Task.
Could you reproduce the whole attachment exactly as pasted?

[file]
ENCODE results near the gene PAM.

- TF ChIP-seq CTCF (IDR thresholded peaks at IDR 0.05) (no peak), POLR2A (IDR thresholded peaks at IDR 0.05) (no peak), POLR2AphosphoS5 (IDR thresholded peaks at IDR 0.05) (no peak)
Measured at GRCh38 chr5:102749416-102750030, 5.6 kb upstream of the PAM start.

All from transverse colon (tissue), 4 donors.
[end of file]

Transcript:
ENCODE results near the gene PAM.

- TF ChIP-seq CTCF (IDR thresholded peaks at IDR 0.05) (no peak), POLR2A (IDR thresholded peaks at IDR 0.05) (no peak), POLR2AphosphoS5 (IDR thresholded peaks at IDR 0.05) (no peak)
Measured at GRCh38 chr5:102749416-102750030, 5.6 kb upstream of the PAM start.

All from transverse colon (tissue), 4 donors.